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16 Jul
Bob Hunt

Resurrecting Anarchy

written by Bob Hunt in Blog | 3 comments

Back with more stuff…

If an eight-note bass run segueing into Count Basie’s Jumpin’ at the Woodside still causes you to stop whatever you’re doing in wide-eyed anticipation of a portly stagehand’s shuffling dance moves, then you remember the anarchic joy of The Gong Show. The jazzy motif would interrupt the show at an unexpected moment, causing host Chuck Barris to ecstatically dance along and whipping up the audience into a jubilant frenzy. All this to hail the unremarkable moves of Gene Gene the Dancing Machine, who did his thing while a bizarre assortment of incongruous props pelted him from the wings. It made no sense at all, and that was the point. The recurring bit was one of the greatest intentional non-sequiturs in television. Who among those of us who enjoyed it has not since hoped in vain for those infectious bass notes to bring forth a chaotic interruption of a dull business meeting? The numbers for the third quarter were not as high as we–What’s that?–It’s Gene Gene the Dancing Machine!

Playing along with entertainment conventions and then suddenly destroying them with dadaist glee made the novel game show parody special. No doubt Comedy Central will try to capture that riotous spirit with its new version of The Gong Show set to debut tomorrow night. Hosted by Dave Attell, this latest incarnation promises to retain the format of unusual acts judged by a rotating panel of irreverent celebrity judges. But is it possible for anyone today to recreate the strange concoction of surrealism, send-up, and nod-and-a-wink hipness that Barris and company perfected?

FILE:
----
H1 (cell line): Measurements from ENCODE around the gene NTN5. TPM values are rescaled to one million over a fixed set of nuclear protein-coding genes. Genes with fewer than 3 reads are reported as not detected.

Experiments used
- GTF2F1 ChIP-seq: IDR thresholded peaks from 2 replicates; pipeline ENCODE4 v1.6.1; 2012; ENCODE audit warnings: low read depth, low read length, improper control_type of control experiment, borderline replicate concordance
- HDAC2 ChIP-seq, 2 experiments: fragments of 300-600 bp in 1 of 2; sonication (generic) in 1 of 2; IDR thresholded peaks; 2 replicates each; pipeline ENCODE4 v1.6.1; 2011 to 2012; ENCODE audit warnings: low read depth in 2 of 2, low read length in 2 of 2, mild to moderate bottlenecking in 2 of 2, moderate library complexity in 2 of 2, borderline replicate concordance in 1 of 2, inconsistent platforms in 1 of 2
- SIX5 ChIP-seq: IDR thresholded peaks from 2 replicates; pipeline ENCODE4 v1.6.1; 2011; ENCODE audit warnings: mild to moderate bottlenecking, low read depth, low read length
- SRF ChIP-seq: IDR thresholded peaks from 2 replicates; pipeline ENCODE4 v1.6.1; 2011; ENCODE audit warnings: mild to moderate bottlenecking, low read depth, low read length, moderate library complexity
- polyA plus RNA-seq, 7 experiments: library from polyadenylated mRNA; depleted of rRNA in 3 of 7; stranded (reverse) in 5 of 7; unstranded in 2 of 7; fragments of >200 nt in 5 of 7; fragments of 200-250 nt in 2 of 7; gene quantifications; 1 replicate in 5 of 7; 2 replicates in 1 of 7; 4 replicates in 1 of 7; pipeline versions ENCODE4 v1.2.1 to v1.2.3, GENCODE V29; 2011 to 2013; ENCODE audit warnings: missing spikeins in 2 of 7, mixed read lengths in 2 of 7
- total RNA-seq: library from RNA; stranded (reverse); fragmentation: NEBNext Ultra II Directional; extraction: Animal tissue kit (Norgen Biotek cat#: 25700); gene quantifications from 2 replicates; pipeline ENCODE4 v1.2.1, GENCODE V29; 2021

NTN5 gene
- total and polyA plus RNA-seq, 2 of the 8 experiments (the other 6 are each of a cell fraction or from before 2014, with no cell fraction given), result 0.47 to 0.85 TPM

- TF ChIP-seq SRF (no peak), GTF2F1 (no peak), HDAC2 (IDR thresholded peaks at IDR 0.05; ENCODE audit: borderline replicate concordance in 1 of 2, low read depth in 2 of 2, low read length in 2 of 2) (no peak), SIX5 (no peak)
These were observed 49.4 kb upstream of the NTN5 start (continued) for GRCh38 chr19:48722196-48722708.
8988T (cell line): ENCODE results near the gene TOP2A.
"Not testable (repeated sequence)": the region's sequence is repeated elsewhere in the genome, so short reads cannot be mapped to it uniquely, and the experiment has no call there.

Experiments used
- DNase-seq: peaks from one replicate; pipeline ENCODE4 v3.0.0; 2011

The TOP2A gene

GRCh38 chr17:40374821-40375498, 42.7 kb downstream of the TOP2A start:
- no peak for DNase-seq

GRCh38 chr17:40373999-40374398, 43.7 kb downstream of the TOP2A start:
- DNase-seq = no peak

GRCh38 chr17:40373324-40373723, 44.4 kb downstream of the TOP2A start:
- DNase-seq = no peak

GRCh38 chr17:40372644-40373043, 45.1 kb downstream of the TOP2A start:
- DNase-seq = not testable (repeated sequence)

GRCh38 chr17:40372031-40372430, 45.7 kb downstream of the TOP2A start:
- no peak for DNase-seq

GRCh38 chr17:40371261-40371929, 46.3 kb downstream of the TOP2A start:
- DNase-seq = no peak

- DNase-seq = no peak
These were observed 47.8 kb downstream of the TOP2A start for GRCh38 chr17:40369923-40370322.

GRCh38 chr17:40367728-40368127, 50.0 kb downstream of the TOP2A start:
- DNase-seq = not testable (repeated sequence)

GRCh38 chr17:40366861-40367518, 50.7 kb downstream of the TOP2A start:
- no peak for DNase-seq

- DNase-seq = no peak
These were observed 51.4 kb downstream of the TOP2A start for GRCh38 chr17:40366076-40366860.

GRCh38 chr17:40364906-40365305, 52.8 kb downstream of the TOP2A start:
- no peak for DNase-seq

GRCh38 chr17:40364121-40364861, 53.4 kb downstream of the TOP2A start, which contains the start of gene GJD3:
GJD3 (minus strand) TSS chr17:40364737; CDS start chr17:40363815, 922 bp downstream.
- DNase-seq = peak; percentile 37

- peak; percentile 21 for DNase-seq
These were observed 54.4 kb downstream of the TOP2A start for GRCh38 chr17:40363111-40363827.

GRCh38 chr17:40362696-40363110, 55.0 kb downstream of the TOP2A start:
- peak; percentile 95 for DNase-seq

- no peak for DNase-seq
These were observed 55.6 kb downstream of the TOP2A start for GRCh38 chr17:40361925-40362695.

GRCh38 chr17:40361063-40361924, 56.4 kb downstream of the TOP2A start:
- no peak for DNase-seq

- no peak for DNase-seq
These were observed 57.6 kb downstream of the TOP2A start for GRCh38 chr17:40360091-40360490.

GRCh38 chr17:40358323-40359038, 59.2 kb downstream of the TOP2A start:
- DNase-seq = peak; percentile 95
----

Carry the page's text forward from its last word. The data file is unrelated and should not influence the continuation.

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11 Jul
Bob Hunt

So Long, Surprise

written by Bob Hunt in Blog | No comments

I was a compulsive record flipper in the days of vinyl. Whenever I could break away from my parents, whether at the mall or some discount store, I would make my way to the nearest racks of LPs and look for the file tabs with the names of my favorite artists. Then I would start flipping through those albums, hoping that today would be the day I would find something new. Growing up in a small, Midwestern town, it was the best I could do to stay connected with the musicians I admired. Often, I wouldn’t even know that a new album was in the works until I uncovered it right there at the store. And concert itineraries? Maybe a few dates would come to light thanks to the latest issue of Cream or Circus, but without a regular scanning of bigger city newspapers, a favorite act might swing by the nearest metropolis and be gone without a warning, like the errant path of an unexpected comet. Weekends were for staying up late in the hopes of catching that special performer on Don Kirshner’s Rock Concert or The Midnight Special. In between these peaks were the longest valleys of endless record listening and wondering what my preferred entertainers were up to.

One of my all-time favorite artists from those days has a new album coming out at the end of this month, and oh, has the period of anticipating a new release changed!

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06 Jul
Bob Hunt

King’s Island Daredevils